Some of you will have seen this long article on digital preservation that appeared in Sunday's New York Times. It is quite interesting and certainly identifies some of the issues regarding the amount of and cost related to preservation and digitization of historic materials. The worrying thing to me however, was the seeming underlying suggestion that if materials are not digitized they will somehow become lost. Users/seekers/researchers may not know of the availability of some obscure article of research because if it is not digitized they will not know about it. Which is untrue of course, because the material will be catalogued and the catalog record will always be available on a network (such as WorldCat). So the slight hysteria of the article should be taken with a grain of salt, but what is important is the cost and effort involved in digitizing the archives.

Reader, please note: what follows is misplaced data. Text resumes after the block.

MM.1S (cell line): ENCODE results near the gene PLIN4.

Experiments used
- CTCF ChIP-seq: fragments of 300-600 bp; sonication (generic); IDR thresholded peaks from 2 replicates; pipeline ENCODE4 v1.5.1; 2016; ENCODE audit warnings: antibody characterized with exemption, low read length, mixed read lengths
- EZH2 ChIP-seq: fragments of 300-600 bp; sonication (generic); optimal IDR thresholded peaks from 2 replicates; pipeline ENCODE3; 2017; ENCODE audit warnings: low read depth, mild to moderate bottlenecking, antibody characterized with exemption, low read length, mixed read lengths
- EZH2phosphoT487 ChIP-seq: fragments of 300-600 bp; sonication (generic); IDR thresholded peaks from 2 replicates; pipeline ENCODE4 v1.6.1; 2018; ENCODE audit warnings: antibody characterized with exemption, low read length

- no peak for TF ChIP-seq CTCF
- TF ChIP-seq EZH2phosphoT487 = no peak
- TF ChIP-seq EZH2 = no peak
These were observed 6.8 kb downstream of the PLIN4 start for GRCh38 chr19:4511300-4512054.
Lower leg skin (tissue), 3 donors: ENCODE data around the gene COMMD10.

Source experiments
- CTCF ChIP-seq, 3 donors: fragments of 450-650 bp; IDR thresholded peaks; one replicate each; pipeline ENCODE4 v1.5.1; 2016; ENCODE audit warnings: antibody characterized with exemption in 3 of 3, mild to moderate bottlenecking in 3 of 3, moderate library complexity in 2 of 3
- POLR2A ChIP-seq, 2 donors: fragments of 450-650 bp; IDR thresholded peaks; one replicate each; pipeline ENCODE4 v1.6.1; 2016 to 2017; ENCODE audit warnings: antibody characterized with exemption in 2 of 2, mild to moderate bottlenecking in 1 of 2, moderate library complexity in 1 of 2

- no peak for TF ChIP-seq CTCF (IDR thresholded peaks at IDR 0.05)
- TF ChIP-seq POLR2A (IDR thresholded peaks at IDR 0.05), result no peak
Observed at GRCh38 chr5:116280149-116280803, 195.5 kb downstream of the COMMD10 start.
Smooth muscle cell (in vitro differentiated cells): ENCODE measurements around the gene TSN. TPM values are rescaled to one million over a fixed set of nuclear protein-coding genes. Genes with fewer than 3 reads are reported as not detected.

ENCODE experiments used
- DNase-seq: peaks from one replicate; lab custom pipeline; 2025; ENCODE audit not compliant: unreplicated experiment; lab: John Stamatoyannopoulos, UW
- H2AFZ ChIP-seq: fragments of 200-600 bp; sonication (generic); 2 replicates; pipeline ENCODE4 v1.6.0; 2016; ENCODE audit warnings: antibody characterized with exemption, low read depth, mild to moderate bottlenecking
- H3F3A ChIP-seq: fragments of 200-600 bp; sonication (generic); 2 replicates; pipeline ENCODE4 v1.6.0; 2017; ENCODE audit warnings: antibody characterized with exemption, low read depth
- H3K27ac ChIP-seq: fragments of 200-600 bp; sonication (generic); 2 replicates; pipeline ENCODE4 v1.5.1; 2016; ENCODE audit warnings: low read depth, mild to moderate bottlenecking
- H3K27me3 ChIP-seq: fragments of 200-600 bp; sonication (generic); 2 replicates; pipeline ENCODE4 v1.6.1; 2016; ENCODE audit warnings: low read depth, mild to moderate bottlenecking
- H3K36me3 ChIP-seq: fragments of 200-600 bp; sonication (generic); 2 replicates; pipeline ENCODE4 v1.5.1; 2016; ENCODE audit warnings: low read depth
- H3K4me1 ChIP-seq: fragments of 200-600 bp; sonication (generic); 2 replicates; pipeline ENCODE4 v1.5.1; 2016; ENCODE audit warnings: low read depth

This is a very real issue and the article does a good job of reflecting the issues. I am reminded of something I read years ago in relation to content digitization along the lines of 'only 10% of the content will be used in electronic form the problem is you never know which 10%'.